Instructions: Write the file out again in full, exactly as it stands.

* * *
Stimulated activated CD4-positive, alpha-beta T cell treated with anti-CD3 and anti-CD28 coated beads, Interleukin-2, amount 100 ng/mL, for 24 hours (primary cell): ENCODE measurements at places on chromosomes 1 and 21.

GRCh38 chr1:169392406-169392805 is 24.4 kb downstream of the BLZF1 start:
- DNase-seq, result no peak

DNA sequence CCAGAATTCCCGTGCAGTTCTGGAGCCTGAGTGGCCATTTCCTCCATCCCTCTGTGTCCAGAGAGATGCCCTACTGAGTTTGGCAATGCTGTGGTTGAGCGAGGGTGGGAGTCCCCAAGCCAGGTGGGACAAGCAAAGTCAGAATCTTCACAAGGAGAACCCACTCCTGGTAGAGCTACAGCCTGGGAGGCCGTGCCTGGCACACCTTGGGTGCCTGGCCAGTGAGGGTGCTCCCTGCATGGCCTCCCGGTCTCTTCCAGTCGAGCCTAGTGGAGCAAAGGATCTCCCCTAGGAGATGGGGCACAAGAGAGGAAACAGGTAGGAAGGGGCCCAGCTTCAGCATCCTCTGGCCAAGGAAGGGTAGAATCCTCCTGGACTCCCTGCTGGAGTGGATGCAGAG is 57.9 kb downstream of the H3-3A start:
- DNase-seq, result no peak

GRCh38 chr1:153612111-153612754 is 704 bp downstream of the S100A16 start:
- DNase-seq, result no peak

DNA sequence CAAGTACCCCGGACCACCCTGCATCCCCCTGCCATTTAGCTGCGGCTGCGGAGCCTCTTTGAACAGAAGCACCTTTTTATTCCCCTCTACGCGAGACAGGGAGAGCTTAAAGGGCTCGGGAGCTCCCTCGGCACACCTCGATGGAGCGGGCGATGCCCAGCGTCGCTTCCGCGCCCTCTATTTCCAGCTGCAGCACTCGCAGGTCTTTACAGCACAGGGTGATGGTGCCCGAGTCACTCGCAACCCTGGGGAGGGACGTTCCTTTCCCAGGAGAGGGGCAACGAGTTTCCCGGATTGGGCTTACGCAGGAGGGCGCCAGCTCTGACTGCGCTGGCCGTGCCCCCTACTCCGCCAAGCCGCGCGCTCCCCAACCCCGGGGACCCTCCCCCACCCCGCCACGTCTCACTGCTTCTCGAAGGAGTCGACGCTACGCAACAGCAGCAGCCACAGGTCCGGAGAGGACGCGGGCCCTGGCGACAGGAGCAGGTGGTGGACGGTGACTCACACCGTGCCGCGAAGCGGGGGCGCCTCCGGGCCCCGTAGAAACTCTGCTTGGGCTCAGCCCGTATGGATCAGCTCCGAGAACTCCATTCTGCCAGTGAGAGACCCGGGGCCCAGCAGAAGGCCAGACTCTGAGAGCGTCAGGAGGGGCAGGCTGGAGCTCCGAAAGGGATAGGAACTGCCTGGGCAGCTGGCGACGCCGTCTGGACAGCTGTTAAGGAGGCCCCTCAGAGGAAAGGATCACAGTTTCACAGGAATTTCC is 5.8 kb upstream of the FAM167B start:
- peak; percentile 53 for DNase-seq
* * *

Stimulated activated CD4-positive, alpha-beta T cell treated with anti-CD3 and anti-CD28 coated beads, Interleukin-2, amount 100 ng/mL, for 24 hours (primary cell): ENCODE measurements at places on chromosomes 1 and 21.

GRCh38 chr1:169392406-169392805 is 24.4 kb downstream of the BLZF1 start:
- DNase-seq, result no peak

DNA sequence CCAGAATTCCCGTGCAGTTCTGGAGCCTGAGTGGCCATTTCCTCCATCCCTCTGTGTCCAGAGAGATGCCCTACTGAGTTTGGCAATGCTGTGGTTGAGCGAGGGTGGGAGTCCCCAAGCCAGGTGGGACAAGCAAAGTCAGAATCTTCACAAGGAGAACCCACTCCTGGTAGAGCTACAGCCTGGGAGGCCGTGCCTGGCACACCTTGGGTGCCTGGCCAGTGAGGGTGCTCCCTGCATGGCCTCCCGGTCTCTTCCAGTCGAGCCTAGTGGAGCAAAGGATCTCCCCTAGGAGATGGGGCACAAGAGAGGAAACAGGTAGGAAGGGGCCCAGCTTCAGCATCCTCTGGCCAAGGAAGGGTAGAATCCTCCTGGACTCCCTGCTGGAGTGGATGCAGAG is 57.9 kb downstream of the H3-3A start:
- DNase-seq, result no peak

GRCh38 chr1:153612111-153612754 is 704 bp downstream of the S100A16 start:
- DNase-seq, result no peak

DNA sequence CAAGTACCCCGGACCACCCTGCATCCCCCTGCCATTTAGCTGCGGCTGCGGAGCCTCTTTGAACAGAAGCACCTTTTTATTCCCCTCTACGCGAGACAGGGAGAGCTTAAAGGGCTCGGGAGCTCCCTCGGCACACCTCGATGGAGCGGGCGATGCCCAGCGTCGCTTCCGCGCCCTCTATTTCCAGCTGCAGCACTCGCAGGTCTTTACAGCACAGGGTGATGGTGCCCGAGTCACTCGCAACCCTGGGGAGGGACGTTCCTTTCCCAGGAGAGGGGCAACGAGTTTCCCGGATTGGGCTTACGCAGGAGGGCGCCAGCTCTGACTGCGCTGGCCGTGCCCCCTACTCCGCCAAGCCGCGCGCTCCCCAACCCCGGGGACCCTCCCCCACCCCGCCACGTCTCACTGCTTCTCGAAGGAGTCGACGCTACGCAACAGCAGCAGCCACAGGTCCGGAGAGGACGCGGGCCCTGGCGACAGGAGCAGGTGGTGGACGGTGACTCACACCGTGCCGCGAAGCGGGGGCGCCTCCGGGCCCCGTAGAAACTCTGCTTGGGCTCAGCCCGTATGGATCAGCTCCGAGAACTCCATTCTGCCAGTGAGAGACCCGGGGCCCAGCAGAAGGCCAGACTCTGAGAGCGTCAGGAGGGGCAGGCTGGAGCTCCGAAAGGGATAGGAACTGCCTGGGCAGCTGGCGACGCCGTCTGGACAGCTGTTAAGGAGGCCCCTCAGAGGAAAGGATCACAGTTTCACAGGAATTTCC is 5.8 kb upstream of the FAM167B start:
- peak; percentile 53 for DNase-seq